Do the U.S. economic fundamentals justify the collapse of the dollar?
On the face of it, the answer is a resounding no. In theory, a country's currency should be related to the economic fundamentals--in which case the dollar should be strong. U.S. business productivity has been rising at a heady annual rate of 2.1% since the current upturn in the business cycle began some four years ago, better than either Germany or Japan. Corporate operating profits are at their highest level in more than two decades. As for inflation, forget it. Unit labor costs rose a mere 0.9% in 1994, the smallest yearly gain since the '60s, and consumer prices are hardly rising at all.
To be sure, America piled up too much debt over the past 15 years to finance both government and trade deficits, and there is a huge overhang of dollar-denominated debt throughout the world. But here, too, the U.S. is making important strides. The nation's total debt is growing at around a 5% annual rate, a shadow of the double-digit rates of the '70s and '80s. The growth in federal-government debt has fallen from the 13% pace of the '80s to 6.4% in 1994. The current-account deficit is shrinking as a share of gross domestic product. And, over the past five years, the Japanese stock market has tanked by 45%, while the U.S. market is up some 40%. "The U.S. economy, in competitive terms, is in a better position today than it has been for 30 years," says E. Gerald Corrigan, a senior adviser at Goldman, Sachs & Co.
GOOD SHAPE. And by many financial measures, the U.S. government sector is reasonably healthy--at least compared with the rest of the world. For instance, in 1995 net public debt (all levels of government) in the U.S. is projected to be 40% of GDP, compared with 47% in Germany and an average of 43% among the world's seven largest industrial nations, according to the Organization for Economic Cooperation & Development. Budget deficits in America are forecast at 1.8% of GDP this year, vs. 2.4% in Germany and an average of 3% for all the major industrial countries. "We're in far better fiscal shape than many other countries," says David Hale, economist at Kemper Corp.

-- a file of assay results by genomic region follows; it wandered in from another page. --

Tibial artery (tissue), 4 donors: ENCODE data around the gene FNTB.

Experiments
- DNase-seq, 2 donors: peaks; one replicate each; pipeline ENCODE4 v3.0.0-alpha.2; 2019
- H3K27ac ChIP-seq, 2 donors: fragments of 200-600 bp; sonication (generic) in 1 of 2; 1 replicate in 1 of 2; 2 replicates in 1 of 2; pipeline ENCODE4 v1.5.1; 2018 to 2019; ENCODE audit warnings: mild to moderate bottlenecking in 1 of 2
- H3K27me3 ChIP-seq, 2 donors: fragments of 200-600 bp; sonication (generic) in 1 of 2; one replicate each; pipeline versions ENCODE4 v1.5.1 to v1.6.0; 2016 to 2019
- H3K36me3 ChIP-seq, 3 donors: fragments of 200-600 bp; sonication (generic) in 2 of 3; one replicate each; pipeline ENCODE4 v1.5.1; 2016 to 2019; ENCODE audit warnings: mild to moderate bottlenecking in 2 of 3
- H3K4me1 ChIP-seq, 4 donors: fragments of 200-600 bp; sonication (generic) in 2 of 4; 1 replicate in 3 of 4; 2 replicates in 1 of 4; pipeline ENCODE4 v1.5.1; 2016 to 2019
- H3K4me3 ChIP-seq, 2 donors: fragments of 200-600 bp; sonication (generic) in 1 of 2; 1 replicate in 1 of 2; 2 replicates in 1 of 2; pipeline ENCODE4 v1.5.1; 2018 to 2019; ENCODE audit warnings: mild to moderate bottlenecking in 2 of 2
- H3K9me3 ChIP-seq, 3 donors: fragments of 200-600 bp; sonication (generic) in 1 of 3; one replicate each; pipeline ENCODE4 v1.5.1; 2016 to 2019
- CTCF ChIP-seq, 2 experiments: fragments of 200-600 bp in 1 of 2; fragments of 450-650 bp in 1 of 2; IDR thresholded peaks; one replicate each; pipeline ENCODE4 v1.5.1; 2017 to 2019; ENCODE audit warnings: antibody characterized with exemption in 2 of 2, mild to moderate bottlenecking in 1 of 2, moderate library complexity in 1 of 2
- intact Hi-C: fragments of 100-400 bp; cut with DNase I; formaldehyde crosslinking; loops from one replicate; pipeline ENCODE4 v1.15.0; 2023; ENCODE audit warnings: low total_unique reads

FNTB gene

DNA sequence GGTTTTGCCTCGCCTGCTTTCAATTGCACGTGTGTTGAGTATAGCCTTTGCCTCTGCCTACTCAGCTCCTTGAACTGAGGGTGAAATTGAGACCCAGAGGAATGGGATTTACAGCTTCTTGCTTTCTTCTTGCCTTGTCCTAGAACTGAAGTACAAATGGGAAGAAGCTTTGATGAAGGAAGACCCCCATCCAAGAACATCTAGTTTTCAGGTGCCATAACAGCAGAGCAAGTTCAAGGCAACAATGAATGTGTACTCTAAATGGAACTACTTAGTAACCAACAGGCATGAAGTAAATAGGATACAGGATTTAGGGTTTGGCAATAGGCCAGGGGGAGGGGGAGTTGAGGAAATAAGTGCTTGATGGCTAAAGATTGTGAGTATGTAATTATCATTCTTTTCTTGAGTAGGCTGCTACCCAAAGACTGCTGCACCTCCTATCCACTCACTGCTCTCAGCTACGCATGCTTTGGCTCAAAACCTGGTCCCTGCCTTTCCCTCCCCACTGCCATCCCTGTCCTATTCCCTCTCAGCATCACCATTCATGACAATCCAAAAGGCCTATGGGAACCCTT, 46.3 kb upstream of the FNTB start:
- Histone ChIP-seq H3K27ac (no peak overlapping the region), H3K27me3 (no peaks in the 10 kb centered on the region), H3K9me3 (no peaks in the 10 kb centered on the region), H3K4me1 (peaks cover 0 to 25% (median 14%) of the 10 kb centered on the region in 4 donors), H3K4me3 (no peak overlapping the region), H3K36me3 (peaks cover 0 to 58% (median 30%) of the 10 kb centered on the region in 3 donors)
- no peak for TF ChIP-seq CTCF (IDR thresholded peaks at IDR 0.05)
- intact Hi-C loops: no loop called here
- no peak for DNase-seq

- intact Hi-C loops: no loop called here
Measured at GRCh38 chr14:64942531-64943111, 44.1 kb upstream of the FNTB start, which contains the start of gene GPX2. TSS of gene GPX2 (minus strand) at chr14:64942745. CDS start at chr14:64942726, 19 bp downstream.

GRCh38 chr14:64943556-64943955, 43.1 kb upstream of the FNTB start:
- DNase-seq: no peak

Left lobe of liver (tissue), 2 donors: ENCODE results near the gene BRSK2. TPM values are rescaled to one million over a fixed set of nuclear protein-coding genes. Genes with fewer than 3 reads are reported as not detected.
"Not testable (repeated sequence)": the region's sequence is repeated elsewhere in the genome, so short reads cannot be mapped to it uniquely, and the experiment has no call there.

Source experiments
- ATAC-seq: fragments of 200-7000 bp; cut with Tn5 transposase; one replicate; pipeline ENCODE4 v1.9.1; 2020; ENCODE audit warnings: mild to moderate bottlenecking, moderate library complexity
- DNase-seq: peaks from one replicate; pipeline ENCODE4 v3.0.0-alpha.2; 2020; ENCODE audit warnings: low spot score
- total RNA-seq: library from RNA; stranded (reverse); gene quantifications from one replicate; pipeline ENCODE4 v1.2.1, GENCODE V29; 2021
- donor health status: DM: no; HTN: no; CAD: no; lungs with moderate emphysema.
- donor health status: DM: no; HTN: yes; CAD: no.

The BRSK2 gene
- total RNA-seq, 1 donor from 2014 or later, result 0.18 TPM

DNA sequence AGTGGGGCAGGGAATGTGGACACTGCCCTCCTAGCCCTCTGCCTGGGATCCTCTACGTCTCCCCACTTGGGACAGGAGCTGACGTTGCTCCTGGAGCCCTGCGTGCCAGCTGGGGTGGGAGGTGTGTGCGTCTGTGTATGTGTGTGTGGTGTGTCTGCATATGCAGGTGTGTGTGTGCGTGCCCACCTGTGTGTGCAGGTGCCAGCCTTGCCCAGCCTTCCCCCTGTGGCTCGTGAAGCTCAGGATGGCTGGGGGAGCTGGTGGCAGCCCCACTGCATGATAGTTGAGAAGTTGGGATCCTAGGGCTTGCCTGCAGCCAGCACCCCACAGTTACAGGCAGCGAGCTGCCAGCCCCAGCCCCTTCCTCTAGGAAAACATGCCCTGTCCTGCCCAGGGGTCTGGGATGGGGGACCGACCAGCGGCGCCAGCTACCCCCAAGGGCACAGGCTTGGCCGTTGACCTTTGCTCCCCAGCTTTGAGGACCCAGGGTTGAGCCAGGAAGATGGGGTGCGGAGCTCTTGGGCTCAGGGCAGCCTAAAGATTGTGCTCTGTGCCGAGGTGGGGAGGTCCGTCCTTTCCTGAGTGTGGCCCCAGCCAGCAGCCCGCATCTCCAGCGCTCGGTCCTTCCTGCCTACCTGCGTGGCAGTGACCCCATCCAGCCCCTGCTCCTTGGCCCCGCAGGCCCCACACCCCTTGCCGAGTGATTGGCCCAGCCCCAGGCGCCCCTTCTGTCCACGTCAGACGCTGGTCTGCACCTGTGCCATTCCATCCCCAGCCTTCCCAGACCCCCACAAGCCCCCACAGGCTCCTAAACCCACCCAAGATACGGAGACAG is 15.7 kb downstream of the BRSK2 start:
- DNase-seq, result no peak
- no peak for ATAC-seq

Of course, a number of factors are coming together to weaken the dollar. The yen is appreciating because some investors assume the U.S. government wants the yen to rise in order to treat chronic trade imbalances. Then there's Mexico. The U.S. is acting as lender of last resort to the battered Mexican economy, and its crisis is fueling investor fears that the U.S. could end up paying out more to prop up its economy and discredited government.
Still, the fundamentals suggest there should be no dollar crisis. The problem lies elsewhere--in the psychology of the foreign exchange markets. The real fear is that with the balanced budget amendment defeated, U.S. policymakers will be loath to grapple with difficult choices on the spending side. At the same time, last November's ballot-box revolt made it likely that there will be tax cuts this year. A reduced capital-gains tax. A $500-per-child tax credit. Expanded individual retirement account allowances. The markets are worried that Congress will cut taxes without offsetting spending cuts. And in today's quicksilver global capital markets, currency markets can gather a powerful momentum all their own.
In the 1980s, before the Berlin Wall came down and the Soviet empire collapsed, the free world put up with Washington's profligacy because of shared national-security interests. Today, fear of communism no longer binds the globe. Instead, markets tie the world together. Global investors have decided that Congress can't backtrack on reducing the budget deficit. If Washington heeds the market and enacts real spending cuts before lowering taxes, America's economic fundamentals will assert themselves and the greenback will stand strong.